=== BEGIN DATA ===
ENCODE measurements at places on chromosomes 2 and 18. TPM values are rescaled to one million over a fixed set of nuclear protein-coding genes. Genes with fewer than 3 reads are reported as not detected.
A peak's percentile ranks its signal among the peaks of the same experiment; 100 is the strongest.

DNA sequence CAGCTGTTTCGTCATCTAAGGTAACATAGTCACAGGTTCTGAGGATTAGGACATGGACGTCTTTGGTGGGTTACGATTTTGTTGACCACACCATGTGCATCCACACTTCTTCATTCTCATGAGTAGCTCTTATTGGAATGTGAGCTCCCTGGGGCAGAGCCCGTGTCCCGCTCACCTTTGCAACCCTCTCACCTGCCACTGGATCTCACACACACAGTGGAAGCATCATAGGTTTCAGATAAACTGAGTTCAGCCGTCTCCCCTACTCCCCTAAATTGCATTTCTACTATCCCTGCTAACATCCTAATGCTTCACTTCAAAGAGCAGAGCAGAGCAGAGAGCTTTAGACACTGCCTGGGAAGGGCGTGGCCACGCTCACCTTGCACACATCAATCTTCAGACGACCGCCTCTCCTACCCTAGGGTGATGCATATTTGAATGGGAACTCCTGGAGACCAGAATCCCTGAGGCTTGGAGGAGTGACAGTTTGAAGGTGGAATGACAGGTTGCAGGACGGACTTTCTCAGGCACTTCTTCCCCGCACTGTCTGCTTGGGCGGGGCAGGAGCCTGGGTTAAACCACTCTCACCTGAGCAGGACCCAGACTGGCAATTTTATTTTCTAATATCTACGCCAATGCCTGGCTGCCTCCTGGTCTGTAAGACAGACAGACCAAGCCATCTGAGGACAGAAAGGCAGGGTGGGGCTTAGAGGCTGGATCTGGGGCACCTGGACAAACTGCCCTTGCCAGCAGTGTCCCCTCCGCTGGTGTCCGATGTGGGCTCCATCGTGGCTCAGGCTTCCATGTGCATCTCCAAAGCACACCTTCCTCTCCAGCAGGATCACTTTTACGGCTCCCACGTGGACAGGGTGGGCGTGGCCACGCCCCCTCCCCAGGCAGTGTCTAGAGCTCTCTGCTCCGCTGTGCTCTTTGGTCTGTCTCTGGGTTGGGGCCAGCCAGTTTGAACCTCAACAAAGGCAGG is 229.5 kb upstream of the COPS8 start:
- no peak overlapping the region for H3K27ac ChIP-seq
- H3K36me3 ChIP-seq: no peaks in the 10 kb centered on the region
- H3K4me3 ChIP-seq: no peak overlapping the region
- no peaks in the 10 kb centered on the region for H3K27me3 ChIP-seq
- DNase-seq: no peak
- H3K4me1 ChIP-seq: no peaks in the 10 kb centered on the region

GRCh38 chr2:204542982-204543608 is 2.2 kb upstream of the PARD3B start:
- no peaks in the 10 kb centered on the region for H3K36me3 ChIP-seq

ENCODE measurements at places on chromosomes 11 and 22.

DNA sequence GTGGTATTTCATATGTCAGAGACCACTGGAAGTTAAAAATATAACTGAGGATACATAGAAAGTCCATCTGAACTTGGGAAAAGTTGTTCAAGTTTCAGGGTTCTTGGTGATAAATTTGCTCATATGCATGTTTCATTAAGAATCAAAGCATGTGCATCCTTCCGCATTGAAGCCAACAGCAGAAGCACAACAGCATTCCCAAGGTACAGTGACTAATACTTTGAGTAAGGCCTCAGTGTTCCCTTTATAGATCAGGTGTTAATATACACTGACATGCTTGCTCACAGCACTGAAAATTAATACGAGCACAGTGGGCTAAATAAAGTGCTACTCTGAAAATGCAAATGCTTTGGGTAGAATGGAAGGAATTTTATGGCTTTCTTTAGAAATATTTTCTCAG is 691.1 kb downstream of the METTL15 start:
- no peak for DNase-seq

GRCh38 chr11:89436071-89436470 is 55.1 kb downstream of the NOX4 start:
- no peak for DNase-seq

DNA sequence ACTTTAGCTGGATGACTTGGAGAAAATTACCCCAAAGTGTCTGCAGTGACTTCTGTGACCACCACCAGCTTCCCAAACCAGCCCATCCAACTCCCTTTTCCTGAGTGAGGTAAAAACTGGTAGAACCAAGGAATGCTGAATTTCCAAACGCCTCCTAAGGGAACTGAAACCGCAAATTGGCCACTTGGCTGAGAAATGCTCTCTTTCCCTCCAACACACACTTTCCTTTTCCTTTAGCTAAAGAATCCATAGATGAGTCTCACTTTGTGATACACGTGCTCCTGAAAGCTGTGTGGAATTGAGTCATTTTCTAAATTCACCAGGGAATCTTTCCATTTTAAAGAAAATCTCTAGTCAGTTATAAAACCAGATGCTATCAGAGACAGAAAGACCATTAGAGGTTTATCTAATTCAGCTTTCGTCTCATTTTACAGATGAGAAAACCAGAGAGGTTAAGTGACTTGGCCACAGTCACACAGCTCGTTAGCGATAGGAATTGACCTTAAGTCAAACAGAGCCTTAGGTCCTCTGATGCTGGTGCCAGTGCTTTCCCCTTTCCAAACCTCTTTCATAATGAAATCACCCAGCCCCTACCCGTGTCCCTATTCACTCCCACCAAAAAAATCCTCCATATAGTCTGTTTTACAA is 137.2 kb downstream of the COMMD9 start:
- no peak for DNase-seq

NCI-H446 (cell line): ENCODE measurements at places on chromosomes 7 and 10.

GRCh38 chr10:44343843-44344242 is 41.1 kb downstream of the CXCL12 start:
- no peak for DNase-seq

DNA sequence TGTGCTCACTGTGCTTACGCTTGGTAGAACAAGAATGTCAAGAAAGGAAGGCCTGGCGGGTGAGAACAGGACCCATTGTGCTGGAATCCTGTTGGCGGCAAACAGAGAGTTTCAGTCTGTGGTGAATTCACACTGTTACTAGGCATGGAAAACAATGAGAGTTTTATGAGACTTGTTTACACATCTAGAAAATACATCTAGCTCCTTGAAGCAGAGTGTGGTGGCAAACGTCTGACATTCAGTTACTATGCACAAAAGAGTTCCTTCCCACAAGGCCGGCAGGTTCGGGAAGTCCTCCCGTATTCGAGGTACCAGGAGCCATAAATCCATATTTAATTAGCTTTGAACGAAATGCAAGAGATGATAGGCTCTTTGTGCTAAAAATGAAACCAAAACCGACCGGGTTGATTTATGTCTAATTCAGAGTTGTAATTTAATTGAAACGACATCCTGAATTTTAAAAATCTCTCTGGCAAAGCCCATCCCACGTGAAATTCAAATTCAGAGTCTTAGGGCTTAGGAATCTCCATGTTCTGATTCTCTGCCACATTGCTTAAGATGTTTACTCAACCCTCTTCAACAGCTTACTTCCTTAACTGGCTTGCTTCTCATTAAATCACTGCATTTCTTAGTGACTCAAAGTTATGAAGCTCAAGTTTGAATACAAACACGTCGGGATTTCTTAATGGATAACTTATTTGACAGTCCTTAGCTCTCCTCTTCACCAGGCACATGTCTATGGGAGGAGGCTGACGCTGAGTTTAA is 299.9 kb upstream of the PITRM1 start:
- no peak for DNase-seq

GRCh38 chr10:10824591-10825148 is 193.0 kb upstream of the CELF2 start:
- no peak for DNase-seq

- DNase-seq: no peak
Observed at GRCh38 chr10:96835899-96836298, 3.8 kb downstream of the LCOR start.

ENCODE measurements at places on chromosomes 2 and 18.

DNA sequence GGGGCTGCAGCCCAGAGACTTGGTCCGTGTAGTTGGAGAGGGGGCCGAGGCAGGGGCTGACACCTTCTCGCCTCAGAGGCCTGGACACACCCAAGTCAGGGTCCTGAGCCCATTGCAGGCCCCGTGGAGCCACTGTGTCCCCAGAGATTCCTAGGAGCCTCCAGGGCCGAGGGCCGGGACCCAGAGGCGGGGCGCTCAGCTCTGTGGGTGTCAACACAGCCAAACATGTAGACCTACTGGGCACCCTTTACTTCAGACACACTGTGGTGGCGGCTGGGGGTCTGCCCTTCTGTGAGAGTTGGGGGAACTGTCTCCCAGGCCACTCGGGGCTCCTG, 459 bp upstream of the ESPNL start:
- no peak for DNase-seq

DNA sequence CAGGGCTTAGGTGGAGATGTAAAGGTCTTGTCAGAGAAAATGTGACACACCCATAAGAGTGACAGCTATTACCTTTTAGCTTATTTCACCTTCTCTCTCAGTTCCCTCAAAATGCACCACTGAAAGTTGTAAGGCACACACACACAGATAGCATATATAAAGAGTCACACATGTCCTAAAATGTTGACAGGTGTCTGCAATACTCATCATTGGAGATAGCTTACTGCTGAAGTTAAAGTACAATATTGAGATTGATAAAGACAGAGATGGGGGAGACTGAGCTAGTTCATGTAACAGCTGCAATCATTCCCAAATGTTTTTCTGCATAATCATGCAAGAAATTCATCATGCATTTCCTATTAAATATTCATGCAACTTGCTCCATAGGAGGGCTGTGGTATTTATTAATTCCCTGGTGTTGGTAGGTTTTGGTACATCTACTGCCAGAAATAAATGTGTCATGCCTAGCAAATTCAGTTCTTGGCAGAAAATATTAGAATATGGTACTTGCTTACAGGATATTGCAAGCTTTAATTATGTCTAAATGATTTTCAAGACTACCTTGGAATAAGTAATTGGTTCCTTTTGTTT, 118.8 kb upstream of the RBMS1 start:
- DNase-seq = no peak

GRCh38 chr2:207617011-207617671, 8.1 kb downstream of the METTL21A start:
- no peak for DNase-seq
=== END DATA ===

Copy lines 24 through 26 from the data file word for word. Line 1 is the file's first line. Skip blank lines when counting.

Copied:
GRCh38 chr10:10824591-10825148 is 193.0 kb upstream of the CELF2 start:
- no peak for DNase-seq

- DNase-seq: no peak